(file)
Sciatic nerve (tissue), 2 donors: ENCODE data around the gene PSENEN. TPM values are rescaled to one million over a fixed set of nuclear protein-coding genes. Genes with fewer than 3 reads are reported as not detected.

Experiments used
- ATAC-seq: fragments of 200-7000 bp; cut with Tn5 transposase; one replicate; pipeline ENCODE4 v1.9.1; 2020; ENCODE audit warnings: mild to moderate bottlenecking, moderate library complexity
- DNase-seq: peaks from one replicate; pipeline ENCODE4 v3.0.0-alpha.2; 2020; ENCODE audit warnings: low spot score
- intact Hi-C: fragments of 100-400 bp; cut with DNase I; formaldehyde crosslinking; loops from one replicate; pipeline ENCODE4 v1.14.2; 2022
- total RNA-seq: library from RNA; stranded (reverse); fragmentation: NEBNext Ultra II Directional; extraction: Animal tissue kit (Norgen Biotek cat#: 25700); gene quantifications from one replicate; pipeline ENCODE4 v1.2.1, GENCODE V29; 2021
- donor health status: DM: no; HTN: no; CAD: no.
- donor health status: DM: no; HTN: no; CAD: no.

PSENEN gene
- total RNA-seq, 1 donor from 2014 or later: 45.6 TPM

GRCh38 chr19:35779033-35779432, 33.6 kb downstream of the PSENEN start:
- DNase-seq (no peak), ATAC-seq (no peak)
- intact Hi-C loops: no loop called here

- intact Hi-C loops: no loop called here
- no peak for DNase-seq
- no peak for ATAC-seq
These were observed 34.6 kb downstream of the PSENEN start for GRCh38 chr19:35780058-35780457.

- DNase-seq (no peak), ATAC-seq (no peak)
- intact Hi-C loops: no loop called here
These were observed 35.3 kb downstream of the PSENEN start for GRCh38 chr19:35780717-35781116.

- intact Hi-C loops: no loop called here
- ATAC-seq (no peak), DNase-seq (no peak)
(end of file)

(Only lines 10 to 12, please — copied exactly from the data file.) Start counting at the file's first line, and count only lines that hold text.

- total RNA-seq, 1 donor from 2014 or later: 45.6 TPM

GRCh38 chr19:35779033-35779432, 33.6 kb downstream of the PSENEN start:
- DNase-seq (no peak), ATAC-seq (no peak)